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Master Thesis Defense - August 7, 2020: Ridesharing Using Adaptive Waiting Time

July 28, 2020

 

Pooyan Ehsani

Friday, August 7, 2020 at 10:00 a.m.
Via Zoom

You are invited to attend the following M.A.Sc. (Quality Systems Engineering) thesis examination.

Examining Committee

Dr. N. Bouguila, Chair
Dr. J.Y. Yu, Supervisor
Dr. A. Awasthi, CIISE Examiner
Dr. D. Terekhov, External Examiner (MIAE)

 

Abstract

The culture of sharing by the advances in communication technologies has entered a new era, and ever since, sharing instead of ownership has been sharply increasing in individuals’ behaviors. Particularly in transportation, concepts of sharing a ride in either carpooling or ridesharing have been adopting for 70 years. During the past fifteen years, the revolution in communication devices has formed the online version of ridesharing that responds to transportation needs shortly. Ridesharing is considered to be a strategy to mitigate congestion and air pollution by increasing the occupancy rate of vehicles in the road network. An online ridesharing framework is an end-to- end framework that manages the request and matches the passengers to accomplish their rides together.

In this thesis, we studied the online ridesharing problem and proposed an end-to-end framework to handle the passengers. In our end-to-end framework, we design the objective with respect to the passenger’s perspective. We assume that all the passengers tend to share their ride to reduce their transportation costs using vehicles. When two passengers get matched to accomplish their ride together, they accept a deviation from their shortest path to make sharing possible. To minimize the information provided by passengers, we define scheduling flexibility using a system-wide fixed flexibility factor , which indicates the tolerable increase in travel duration, proportional to the shortest path duration. For a trip, scheduling flexibility is the amount of time that the system has to divide between the detour from the shortest path and the waiting time to find a proper match. To split the scheduling flexibility between the detour and the waiting time, we introduce the concept of adaptive waiting time, which is the key enabler of our framework to provide a quality match for passengers. For a passenger, the optimal waiting time with respect to minimizes the expected travel cost. In this work, we use future demand to calculate the expected travel cost.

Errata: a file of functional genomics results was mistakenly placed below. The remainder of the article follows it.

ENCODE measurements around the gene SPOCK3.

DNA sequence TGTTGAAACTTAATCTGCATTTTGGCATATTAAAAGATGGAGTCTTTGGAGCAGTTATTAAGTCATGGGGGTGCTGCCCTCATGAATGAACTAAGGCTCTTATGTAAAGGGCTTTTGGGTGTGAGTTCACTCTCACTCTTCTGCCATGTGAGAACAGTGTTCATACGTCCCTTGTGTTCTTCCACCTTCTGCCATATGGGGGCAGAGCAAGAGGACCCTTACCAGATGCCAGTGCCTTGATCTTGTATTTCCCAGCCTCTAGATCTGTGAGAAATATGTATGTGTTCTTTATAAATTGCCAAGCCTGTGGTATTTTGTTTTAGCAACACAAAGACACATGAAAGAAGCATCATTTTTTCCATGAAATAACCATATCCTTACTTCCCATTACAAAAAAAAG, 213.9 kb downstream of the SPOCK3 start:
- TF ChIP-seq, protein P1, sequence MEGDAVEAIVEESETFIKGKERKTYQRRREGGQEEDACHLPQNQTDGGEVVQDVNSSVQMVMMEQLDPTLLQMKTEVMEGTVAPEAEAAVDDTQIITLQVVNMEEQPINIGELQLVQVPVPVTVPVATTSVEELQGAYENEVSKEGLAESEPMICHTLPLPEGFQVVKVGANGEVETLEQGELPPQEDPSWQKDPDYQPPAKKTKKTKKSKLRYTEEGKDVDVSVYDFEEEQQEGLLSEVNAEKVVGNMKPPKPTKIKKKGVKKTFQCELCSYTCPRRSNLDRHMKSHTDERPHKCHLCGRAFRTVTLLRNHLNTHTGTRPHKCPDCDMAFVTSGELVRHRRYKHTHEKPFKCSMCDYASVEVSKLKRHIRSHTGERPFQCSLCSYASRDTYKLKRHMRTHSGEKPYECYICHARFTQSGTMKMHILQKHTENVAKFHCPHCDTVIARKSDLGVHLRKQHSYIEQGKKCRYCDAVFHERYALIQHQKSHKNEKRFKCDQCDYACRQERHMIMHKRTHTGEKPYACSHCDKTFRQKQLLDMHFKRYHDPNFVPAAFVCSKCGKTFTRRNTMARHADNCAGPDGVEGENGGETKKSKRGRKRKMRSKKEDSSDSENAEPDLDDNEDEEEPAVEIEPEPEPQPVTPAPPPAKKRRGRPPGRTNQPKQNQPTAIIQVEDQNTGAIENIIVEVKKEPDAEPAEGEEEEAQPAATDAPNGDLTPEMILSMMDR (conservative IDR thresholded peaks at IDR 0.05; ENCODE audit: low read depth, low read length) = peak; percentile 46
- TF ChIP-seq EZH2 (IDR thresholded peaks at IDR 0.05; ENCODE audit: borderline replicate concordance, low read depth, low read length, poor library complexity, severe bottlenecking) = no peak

We carefully design a simulation to observe the ability of our framework to match the passengers. The trip cost and trip duration are approximated using Gradient boosting trees, and we simplify the NYC road network as a grid network. The proposed approach works for 24 hours to handle 356049 ride requests on a rectangle with an area equal to 44 km2. We analyze several metrics to indicate the quality of the matching process. The simulation results show that by using our approach, 75.2% of the passengers can share their ride by increasing the trip duration for 4.334 minutes on average, and it leads to reducing the total cost by 12% and reducing the total traveled distance by 14.29%.

 




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